These strategies can help you find the big parenting opportunities during the COVID-19 pandemic.
by Ari Tuckman, PsyD, CST
Being on lockdown at home is a challenge for all of us—except maybe our pets, who are reveling in all the attention. Quarantine may feel especially constrictive for teens, who place a high value on socializing with their friends, preferably away from adult eyes and ears. It’s developmentally appropriate for them to seek this independence, knowing that they have a safe place to which they can return. Deprived of these times to venture forth on their own, their disappointment may transform into a surly teen attitude that makes you wonder what you did so wrong (and maybe gives your own parents some small, much-delayed vindication).
Just as quarantine has offered us all sorts of unexpected opportunities (like finally organizing your sock drawer and quantifying how much your pets sleep), it also offers opportunities to have some important conversations with your teens. There are some big life lessons to be drawn from these trying times.
Complain, then move on.
Yes, this sucks. Yes, it is totally unfair that they can’t see their friends, that spring sports or the school play got cancelled, that graduation will probably be online (lame), and so on. All of this is true. Validate their feelings and spend some time letting them grieve these lost opportunities.
At a certain point, though, we need to begin to shift toward putting our energy into looking for the opportunities that we do have, even if they are less than what we would hope for. So, what can they do in these strange times? What would be enjoyable or meaningful, at least somewhat?
Spend some time helping your teen(s) brainstorm what they could do. Ask them to write it out, so they have something to refer to when they can’t seem to think of anything. Rather than constantly comparing the new list to what “should” be, they can focus on what is good about what is. Suggest they get creative and find some entertaining options that don’t involve their phone.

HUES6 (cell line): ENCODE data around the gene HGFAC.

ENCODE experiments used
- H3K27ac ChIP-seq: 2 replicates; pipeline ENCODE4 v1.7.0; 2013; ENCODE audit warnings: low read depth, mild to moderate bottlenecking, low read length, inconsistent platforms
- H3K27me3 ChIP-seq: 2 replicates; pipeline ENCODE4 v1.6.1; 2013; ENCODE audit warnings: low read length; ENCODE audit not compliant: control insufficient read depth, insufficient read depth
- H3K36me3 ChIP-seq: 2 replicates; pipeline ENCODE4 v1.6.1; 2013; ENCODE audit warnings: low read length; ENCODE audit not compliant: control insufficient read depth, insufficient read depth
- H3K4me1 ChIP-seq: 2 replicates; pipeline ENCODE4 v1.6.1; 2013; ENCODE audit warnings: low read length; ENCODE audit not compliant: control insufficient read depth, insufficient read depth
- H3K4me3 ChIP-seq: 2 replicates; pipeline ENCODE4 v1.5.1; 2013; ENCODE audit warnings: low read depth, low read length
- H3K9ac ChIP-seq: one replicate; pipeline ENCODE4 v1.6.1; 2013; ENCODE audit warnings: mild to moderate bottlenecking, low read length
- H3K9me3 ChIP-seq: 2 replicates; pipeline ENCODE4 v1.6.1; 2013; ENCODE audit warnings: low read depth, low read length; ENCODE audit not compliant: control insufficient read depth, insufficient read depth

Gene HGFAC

Discuss that life is unfair.
This may seem eye-rollingly obvious, but times like this may be a good opportunity to discuss your family’s place in the world. If you are all relatively okay financially and medically, then have some conversations about how there are many, many families in this country who are paying a disproportionate price in these stressful times.
Talk about the service workers who have suddenly been laid off, through no fault of their own. Or medical personnel and grocery store employees who need to risk their health to serve others, sometimes under far from ideal circumstances.
If your family is one of the many families paying that disproportionate price, then talk about how you are going to get through it. It’s okay to worry, but we try to not let it take over. All of this doesn’t mean that your teen can’t also be upset about what they are missing out on, but it sometimes helps to put our unhappiness into a larger context.
Discuss that uncertainty isn’t new.
Your teen may be pestering you to find out when this is all going to be over, when they can finally go out and see their friends again. The honest answer is that no one knows. It won’t be forever, but it won’t be tomorrow. This situation is evolving and what happens later depends on what we do now, plus a lot of other variables, so we need to wait and see what develops.
People don’t like uncertainty, but it is always a part of our lives. What is new about this pandemic is the extent to which it is impacting the entire world. Usually uncertainty happens on a smaller scale—such as, does that cutie in math class like me, too? Being able to tolerate uncertainty is an important life skill, especially for those who tend to be impulsive.
So, what do you do to make it easier to tolerate waiting for things to unfold? What have you suggested to your kids in the past when it was hard for them to just sit and wait? We often find it helpful to distract ourselves with other thoughts and activities when more thinking is just running us around the same circles, so talk to your teen about what else they can do to get out of their heads.
Notice moments of connection.
These powerful moments of connection, the ones that influence our worldview, that we remember forever, can’t necessarily be orchestrated. Sometimes they just happen, as the conversation moves from one topic to the next. As parents, we can keep a little bit of an eye out for those sometimes fleeting opportunities where we have a receptive audience and can tip the conversation this way or that way.
I know your teens will never forget this unusual stretch of time. My hope is that twenty years from now, they will have a few really clear memories of conversations that changed their life, at least a little.
Ari Tuckman, PsyD, CST, is a psychologist in private practice in West Chester, Pennsylvania, and co-chair of CHADD’s conference committee. He is the author of four books on ADHD, including his most recent one, ADHD After Dark: Better Sex Life, Better Relationship.